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What makes our solar inverters best?

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September 24-27 Long Beach, CA

All new product line for 2007

A completely new line of UL-compliant Sunny Boy inverters ranging from 700 to 7000 Watts. The new Sunny Tower simplifies commercial installations and is available in 36 or 42 kW models. Each "US" model inverter has a standard 10-year warranty and is compatible with our wireless and on-line monitoring systems. All SMA products are designed, manufactured and tested in Germany.

(888) 476-2872 www.sma-america.com

Independently Published Since 1987

Independently Published Since 1987

Publishers Richard & Karen Perez

Executive Editor & CEO Joe Schwartz

Managing Editor Claire Anderson

Art Director Ben Root

Senior Editor Senior Editor Graphic Artist Solar Thermal Editor Green Building Editors Transportation Editors Columnists

Ian Woofenden Michael Welch Dave Emrich Chuck Marken

Rachel Connor, Laurie Stone, Johnny Weiss Mike Brown, Shari Prange Kathleen Jarschke-Schultze, Don Loweburg Michael Welch, John Wiles, Ian Woofenden

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Technical Assistant Doug Puffer

Customer Service & Fulfillment Jacie Gray, Shannon Ryan

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Rock Solid Solar F

Home Power magazine • PO Box 520 • Ashland, Oregon 97520 • USA

Extreme off-grid

with our new 5000 Watt battery-based solar inverter

Introducing the new Sunny Island 5048, designed to meet the most demanding system requirements. From remote off-grid applications to urban battery-backup systems, the Sunny Island inverter provides high efficiency, robust surge capability, and unsurpassed reliability. Our unique AC coupling system integrates solar, wind, hydro, batteries and generators, distributes power more efficiently, and extends the overall life of the batteries. See our free DVD on AC coupled off-grid systems. Call or email us today for a copy.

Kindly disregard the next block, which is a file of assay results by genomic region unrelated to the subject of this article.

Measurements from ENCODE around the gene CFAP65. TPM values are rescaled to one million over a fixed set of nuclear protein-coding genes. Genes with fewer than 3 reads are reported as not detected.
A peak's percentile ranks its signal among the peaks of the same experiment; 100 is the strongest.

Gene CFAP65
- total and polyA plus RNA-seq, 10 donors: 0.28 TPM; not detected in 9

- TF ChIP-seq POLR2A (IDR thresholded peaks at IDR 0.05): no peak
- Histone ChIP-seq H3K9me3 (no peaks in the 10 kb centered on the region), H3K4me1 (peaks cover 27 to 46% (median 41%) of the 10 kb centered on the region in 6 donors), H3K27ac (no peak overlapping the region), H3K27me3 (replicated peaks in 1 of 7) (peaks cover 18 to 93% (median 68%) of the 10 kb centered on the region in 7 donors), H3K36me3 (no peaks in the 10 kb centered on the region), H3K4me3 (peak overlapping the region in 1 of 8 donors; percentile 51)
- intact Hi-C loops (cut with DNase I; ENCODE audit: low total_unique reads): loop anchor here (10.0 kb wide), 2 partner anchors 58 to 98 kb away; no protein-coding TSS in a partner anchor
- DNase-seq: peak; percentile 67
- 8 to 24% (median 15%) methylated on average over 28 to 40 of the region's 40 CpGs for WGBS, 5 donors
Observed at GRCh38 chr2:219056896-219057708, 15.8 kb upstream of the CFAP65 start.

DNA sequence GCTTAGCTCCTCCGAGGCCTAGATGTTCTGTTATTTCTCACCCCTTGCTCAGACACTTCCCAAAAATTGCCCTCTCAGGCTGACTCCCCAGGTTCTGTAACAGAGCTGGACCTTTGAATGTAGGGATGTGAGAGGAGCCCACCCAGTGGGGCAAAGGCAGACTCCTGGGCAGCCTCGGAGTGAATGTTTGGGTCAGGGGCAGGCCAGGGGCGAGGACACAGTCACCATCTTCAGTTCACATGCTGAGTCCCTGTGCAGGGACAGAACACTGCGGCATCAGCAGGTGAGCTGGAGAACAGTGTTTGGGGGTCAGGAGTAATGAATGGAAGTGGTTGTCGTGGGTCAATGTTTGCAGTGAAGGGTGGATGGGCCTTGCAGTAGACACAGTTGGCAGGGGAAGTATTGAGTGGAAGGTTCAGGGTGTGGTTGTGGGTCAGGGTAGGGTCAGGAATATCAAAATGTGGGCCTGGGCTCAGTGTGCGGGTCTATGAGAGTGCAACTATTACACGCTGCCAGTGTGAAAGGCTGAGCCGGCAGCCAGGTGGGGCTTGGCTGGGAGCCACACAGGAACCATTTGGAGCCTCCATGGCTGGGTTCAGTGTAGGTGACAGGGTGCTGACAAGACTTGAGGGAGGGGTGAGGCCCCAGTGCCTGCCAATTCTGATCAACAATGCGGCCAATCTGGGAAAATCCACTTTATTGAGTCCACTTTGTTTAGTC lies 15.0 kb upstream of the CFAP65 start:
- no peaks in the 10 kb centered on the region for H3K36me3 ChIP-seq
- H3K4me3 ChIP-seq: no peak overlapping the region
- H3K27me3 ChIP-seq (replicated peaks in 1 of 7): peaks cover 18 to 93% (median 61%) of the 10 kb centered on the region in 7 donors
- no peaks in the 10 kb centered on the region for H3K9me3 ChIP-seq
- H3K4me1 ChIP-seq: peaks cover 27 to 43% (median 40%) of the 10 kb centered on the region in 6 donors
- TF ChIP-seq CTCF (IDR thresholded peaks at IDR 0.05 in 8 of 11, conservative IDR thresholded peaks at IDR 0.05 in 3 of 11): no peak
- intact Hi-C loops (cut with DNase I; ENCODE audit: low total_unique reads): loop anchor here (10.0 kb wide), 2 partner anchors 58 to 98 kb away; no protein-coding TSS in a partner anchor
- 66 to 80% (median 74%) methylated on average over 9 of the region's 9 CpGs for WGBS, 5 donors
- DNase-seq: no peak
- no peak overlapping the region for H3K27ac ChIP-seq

Call us: (888) 476-2872 www.sma-america.com

Rock Solid Solar

A healthy new line ready for anything

Introducing the

Fronius IG Plus Grid-tie Inverter

Models from 4 KW to 12 KW in a single inverter

Dramatically improved efficiency

Integrated technology to maximize energy harvest even on cloudy days

Integrated DC disconnect

Enclosure allows for indoor/outdoor installation

Smart ventilation design

Field programmable to 208, 240, and 277 volts with no loss in output power

Field programmable to positive or negative ground

Removable power stage for field service

Built-in, fused six circuit combiner

Want to learn more?

Visit us at Solar Power 2007, Booth 131 in Long Beach, California for information on this exciting new addition to the Fronius family.

Fronius USA LLC, 10421 Citation Drive, Ste 1100, Brighton, MI 48116

Tel: 810-220-4414 Email: [email protected]onius.com Web: www.fronius-usa.com

POWERING YOUR FUTURE"/>
POWERING YOUR FUTURE

Batteryless Hydro

I've heard of large-scale batteryless AC hydro-electric turbines for both on- and off-grid use, but are there any small batteryless hydro systems for on-grid applications? Are there batteryless grid-tied inverters that will synchronize a small hydro turbine's output with utility electricity? What does it take to set them up?

James Conklin • Manchester, New Hampshire